A word to the wise job seeker:
At Google Inc. (GOOG), interviewers might urge you to cite the world’s most beautiful equation. JPMorgan Chase & Co. may expect you to trot out the value of pi (in more than six digits, please). And the folks at Amazon.com Inc. (AMZN) might ask what you would charge to wash all the windows in Seattle.
This is just a sample of the questions, logic puzzles and brain-breaking riddles packed into William Poundstone’s amusing and sometimes creepy guide to interviewing in an (almost) jobless recovery, “Are You Smart Enough to Work at Google?”
Poundstone is a prolific author of energetic books about mathematics, science and money, including “Fortune’s Formula” (on a betting system that beat Vegas and Wall Street) and “Priceless” (all about pricing psychology). Now he’s back with a sequel to his take on fiendishly tricky Microsoft Corp. (MSFT) interrogations, “How Would You Move Mount Fuji?”
With 15.2 percent of Americans unemployed or underemployed, interviewers are no longer wowed by a strong CV, a Harvard diploma and a clever answer to the now-familiar poser, “Why are manhole covers round?” Companies are skimming for cream and subjecting applicants to “harder, ruder, more invasive vetting than ever before,” Poundstone says.
“We live in an age of desperation,” he writes. “Never in living memory has the competition for job openings been more intense. Never have job interviews been tougher” for what he calls the “zombie hordes” hunting for work.
Rogues and Hazings
And not just at Google and Microsoft. These days, job applicants far from Silicon Valley may be subjected to bizarre interrogations from corporate interviewers who have, as Poundstone says, gone rogue.
At AT&T Inc., he says, applicants are asked what superhero they would choose to be. Morgan Stanley (MS) sometimes requests the square root of 0.01. Many questions amount to screening: Apple Inc. (AAPL), for example, may ask, “What happened in 2001?” (No points for saying 9/11; we’re talking about the year the iPod was introduced.)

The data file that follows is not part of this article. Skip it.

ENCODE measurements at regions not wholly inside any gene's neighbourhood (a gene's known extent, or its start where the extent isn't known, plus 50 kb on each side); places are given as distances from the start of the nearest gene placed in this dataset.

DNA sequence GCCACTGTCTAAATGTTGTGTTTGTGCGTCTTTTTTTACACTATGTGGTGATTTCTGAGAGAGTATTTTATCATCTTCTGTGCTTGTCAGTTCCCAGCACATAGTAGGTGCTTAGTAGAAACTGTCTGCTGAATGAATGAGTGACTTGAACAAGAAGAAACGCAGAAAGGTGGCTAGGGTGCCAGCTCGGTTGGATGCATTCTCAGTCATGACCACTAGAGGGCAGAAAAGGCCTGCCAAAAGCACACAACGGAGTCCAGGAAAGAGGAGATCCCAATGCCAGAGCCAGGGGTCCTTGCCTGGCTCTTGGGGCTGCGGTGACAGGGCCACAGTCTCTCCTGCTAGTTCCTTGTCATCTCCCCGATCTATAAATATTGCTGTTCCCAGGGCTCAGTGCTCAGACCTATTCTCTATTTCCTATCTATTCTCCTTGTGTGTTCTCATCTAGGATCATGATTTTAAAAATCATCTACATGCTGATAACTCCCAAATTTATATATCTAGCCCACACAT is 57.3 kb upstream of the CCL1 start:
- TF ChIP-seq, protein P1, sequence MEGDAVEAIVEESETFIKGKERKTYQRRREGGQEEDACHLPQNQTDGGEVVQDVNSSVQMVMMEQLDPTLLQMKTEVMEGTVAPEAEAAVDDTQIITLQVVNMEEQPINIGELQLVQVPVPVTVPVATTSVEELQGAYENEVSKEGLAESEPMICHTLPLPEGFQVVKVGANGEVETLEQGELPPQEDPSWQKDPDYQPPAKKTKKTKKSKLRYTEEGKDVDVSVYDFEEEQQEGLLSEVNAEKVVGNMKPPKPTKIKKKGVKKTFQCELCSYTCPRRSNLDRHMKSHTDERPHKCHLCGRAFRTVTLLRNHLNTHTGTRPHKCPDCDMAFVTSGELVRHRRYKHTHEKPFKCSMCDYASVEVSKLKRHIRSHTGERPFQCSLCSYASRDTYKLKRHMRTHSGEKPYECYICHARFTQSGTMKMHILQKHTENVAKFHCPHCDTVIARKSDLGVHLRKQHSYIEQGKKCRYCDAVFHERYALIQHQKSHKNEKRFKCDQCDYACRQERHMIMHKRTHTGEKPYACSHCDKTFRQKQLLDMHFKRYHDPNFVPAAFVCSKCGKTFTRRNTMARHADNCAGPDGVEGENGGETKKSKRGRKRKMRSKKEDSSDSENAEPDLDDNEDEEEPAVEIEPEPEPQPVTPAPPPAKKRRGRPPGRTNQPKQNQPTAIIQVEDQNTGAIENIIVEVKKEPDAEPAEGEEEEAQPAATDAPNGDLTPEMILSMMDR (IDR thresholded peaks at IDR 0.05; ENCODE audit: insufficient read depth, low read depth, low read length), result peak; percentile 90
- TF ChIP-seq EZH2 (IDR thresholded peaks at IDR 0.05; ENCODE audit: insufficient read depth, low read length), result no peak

Even after proving your mettle during one of these hazings, you may be called back again and again and again, suspended in what Poundstone calls “the Kafka interview.” Eventually, you may be offered only a trial position, which amounts to an on- the-job interview with no promise of lasting employment.
The book addresses a wide audience. For those in the job market, Poundstone provides a handy survey of killer questions and how to answer them. For others, he offers the challenge of matching wits with people at America’s most innovative companies. As for employers, he presents a timely warning about creative thinking and why job interviews don’t work.
Testing for inventiveness is tricky. IQ alone proves a fickle guide. In a random sample of creative, successful people, nigh on 100 percent are very intelligent, Poundstone writes. The opposite isn’t true: “Mensa meetings are filled with smart losers,” he says.
Each chapter closes with a selection of questions. There are classic riddles, numeracy tests, demands for impromptu estimates, algorithmic conundrums and tricks designed to elicit “technically correct but useless answers.” Consider this:
“You have 10,000 Apache servers and one day to generate $1 million. What do you do?” (Hint: What would a trader do?)
The answers are tucked into 120 pages in the back of the book, for easy reference. The format affords Poundstone room to display his scientific knowledge, mathematical fluency and knack for explaining the arcane in playfully precise sentences.
Putting Google in the title is more than a come-on. Poundstone introduces us to engineers and the folks in “People Ops,” Googlespeak for human resources. We also meet job applicants who sweated though unnerving questions at the “Googleplex” in Mountain View, California.
“You are shrunk to the height of a nickel and thrown into a blender,” one begins. What do you do before the blades begin to whirr in 60 seconds?
This query, however odd, is grounded in serious science. Grillings at other outfits can get just plain goofy. Designed to establish if a candidate fits the corporate personality, they may reveal more about the company itself.
At Bank of America Corp., an aspiring personal banker was asked to picture himself as a cartoon character: Which would he be and why? “Yogi Bear,” the applicant replied, winning a round of applause and an immediate hire, we read.
Did someone mention Yogi’s weakness for “pic-a-nic baskets”? Poundstone doesn’t say.
(James Pressley writes for Muse, the arts and leisure section of Bloomberg News. The opinions expressed are his own.)
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